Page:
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The Journals are the premier publications for high-quality, hyperlocal news and advertising in Monmouth County, New Jersey

Dec 21, 2020

Recognizing the Wilsons, a Family of Service

By Lori Draz

Walter Wilson

Last month we celebrated Veterans Day and a presidential election, two events that inspire great patriotism. It’s also the month we met 87-year-old Walter Wilson, of Lincroft, who shared the story of his family’s deep roots in Lincroft and even deeper service to the armed forces.

Wilson, a Korean War Veteran who served in the Army infantry 10th Mountain Division, comes from a family of seven children – six brothers and a sister, Ginny. Each of the Wilson brothers served in the military.

His oldest brother, William, was a B-29 bombardier in the Air Force in World War II. Charlie was a lieutenant in the Air Force and was tragically killed in a malfunctioning aircraft in Kelley Field, Texas. Austin Jr. served in the Glider Corp in the Air Force. Kenneth flew a combat B-25 in the Pacific during World War II. Robert was in the Navy and was stationed on the WASP aircraft carrier. He later went on to become the mayor of Highlands. Robert actually enlisted while he was still a high school student, and he completed high school when he returned.

Kenneth Wilson

Kenneth Wilson’s wing ceremony of the WASP aircraft carrier

As if that level of patriotic service to our nation wasn’t impressive enough, Walter shared that his wife, Eva, also came from a family of seven. Eva was a twin and all her siblings were not only girls, but each one of them had married a man in the military. And the family tradition continues to this day. Walter’s 28-year-old grandson, TJ, is currently serving in the army.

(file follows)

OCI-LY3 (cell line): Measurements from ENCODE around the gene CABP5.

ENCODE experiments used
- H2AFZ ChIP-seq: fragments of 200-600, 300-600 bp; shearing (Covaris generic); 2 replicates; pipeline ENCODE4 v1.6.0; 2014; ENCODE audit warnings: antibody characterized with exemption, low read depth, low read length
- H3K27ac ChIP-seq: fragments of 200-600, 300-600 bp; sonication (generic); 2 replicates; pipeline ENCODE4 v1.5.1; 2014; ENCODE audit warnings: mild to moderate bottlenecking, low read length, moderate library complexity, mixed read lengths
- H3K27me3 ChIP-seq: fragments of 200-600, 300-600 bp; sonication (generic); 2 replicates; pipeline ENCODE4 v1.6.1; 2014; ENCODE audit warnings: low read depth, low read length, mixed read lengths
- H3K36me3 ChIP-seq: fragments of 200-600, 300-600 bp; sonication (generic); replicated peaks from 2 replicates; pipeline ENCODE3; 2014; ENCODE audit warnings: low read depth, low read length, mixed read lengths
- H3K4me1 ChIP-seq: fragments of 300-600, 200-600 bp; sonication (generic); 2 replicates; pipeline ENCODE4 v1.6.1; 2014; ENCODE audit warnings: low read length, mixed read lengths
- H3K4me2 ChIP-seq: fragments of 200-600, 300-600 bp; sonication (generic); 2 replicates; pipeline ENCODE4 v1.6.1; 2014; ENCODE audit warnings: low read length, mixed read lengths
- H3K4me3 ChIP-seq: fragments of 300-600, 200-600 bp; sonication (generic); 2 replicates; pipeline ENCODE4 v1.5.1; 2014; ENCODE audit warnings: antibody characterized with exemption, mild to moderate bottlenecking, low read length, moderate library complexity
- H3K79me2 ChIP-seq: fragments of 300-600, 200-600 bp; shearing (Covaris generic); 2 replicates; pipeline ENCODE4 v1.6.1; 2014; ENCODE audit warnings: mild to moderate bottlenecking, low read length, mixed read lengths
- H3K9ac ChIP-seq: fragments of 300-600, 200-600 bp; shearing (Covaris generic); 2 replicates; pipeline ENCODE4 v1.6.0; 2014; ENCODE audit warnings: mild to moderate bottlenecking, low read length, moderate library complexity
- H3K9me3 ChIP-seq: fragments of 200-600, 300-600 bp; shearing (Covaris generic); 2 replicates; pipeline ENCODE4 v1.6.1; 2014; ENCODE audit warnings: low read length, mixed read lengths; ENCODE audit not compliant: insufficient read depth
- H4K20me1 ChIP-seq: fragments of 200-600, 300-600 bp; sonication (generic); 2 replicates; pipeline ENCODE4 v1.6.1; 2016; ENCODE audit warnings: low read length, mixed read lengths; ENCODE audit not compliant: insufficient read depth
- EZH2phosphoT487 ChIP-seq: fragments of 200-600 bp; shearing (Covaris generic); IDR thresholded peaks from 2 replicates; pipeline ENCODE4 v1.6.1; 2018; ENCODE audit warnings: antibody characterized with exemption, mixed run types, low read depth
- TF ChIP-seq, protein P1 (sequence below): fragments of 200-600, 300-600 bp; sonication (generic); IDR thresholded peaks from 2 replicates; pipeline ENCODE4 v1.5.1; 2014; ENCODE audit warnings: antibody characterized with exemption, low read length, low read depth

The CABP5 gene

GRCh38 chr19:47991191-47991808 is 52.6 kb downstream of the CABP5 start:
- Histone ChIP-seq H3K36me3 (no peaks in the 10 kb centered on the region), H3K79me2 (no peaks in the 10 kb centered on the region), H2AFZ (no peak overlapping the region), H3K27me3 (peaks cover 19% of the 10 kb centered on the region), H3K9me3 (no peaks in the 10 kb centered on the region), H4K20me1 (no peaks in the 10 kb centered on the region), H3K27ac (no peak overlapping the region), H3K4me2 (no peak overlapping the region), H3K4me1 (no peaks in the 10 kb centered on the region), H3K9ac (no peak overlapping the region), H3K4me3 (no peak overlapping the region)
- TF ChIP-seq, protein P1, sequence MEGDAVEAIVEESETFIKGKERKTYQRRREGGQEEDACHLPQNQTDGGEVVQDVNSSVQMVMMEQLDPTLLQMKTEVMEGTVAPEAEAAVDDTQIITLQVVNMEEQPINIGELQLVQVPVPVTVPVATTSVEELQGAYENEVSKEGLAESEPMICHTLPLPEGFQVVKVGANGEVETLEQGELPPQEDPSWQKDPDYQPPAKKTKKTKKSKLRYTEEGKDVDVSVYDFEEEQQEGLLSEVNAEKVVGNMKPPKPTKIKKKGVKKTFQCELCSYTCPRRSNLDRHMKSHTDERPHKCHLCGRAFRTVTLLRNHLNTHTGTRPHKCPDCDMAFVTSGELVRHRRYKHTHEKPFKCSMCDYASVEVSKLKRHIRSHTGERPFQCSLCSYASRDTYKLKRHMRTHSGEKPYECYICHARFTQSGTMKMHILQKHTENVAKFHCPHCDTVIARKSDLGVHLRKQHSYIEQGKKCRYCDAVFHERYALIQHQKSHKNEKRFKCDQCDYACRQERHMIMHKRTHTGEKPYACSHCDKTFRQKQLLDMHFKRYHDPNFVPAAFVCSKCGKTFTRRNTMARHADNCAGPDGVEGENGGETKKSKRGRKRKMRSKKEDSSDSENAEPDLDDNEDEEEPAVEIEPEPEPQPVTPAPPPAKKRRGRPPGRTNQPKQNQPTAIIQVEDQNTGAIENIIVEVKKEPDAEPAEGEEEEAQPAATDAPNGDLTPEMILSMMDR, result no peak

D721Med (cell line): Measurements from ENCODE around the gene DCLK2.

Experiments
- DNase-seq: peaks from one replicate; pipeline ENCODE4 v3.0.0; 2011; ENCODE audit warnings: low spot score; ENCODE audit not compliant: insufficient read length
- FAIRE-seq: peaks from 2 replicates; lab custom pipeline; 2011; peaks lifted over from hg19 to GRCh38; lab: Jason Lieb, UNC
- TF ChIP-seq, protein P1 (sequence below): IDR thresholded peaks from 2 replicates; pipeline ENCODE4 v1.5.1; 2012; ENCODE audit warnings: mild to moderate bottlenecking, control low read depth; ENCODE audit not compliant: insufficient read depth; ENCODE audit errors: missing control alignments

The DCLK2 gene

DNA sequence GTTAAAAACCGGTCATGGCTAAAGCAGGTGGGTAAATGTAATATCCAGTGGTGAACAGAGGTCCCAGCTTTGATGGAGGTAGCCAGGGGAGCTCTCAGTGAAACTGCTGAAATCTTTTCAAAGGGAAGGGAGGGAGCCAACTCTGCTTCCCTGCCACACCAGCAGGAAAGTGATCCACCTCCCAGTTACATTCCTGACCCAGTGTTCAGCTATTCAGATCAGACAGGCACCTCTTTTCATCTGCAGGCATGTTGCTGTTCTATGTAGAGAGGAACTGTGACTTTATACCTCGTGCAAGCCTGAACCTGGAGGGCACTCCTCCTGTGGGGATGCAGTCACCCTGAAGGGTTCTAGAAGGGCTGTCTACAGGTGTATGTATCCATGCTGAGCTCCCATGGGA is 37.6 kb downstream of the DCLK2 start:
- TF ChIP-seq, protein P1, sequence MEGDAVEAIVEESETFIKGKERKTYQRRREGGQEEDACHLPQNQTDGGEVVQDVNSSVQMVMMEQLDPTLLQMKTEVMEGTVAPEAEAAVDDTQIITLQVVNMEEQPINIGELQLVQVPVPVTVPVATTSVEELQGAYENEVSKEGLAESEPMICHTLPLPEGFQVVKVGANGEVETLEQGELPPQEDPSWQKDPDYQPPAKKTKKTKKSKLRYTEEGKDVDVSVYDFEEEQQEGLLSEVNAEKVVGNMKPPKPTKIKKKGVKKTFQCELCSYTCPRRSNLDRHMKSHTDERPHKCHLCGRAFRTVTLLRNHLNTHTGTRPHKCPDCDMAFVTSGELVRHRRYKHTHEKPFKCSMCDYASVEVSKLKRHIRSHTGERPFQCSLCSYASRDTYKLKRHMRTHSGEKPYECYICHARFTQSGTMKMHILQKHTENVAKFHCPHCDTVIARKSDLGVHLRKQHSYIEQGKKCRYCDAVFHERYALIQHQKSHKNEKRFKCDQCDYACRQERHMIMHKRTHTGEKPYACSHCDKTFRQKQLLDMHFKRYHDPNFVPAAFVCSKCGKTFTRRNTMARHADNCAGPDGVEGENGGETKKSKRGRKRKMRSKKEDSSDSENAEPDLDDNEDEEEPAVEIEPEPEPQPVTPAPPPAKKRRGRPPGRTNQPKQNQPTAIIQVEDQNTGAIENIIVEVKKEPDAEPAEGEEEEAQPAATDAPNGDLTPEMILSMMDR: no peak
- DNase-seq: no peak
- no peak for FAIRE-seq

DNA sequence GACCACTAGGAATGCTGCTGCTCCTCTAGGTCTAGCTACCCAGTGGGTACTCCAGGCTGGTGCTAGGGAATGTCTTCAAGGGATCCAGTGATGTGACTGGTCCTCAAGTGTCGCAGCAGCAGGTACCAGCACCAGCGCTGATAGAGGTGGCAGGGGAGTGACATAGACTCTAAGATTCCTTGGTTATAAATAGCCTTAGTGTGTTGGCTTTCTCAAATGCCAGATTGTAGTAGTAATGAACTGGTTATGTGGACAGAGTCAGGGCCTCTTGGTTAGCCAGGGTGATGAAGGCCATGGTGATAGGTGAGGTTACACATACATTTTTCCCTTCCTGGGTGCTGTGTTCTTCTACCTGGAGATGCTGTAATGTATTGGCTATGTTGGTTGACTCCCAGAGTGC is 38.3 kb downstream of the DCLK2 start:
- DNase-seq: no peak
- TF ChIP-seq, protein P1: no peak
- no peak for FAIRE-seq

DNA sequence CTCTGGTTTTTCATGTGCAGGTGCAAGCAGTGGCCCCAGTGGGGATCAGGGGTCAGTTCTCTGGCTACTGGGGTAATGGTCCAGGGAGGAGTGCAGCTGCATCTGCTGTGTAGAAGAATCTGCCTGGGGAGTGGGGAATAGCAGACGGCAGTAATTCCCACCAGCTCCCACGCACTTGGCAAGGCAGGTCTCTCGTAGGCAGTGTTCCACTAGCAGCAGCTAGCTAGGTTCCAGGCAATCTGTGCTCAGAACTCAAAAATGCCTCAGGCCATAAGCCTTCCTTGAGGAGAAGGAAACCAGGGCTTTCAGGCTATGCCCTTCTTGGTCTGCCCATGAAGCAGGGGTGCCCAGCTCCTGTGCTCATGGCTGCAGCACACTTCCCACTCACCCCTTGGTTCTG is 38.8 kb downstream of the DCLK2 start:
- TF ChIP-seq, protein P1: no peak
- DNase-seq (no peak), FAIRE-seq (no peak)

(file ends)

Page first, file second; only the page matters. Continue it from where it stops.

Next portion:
It’s an incredible saga of service. Think of all the sleepless nights, the missed holidays and the sacrifices made by this one family, all to preserve the freedom of this great nation. That’s the story Walter wants to share. He wants people to know about what his brothers and brothers-in-law were willing to do to defend their country.

After sharing thrilling stories of his brother’s bravery, Walt also shared his boyhood memories of a Lincroft that most can’t imagine ever existed.

The Wilson family grew up as a sharecropping family, working on a 117-acre potato farm which is now the site of Middletown High School South. Walter attended Lincroft’s two-room Little Red Schoolhouse on Newman Springs Road. There were two teachers who simultaneously taught three grade levels each. The population was so small, Walter said, that he was the only boy in his sixth grade class.

Austin Wilson Jr.

From left: Walt, Ginny and Robert Wilson

He remembers when there was no Garden State Parkway. In fact, seven acres of the farm were sold to complete the parkway project. Additionally, the rail lines from Naval Weapons Station Earle also cut through a corner of the farm, and the military trains continue to roll through from Freehold to their final stop on the Middletown waterfront. The farm’s owner, Mr. Bennett, lived on Shrewsbury Avenue in Red Bank where he also owned a slaughterhouse. Eventually the farm was sold to Lester Lovitt, of Little Silver, who owned Lovitt Farm. The Lovitt Farm’s office was southeast of the post office in Little Silver, and the huge farm grew nursery stock, including a big supply of dogwoods and lilacs. Walter remembers picking lilacs there in November. The Lovitts’ trick was grafting lilac branches to privet hedges, extending their season for florists.

Walter’s love of flowers and farming continued through his career. In addition to being a self-employed carpenter, Walter had a 70-year career in the bee business. Yes, Walter was a career beekeeper. He went onto to work for the state Department of Agriculture from 1973 and 1993 and later for Rutgers research as a bee inspector, where he would check for hives for disease and monitor bees for interstate movement. He also traveled all over the state, conducting lectures for schools, groups and fairs about bees.

William Wilson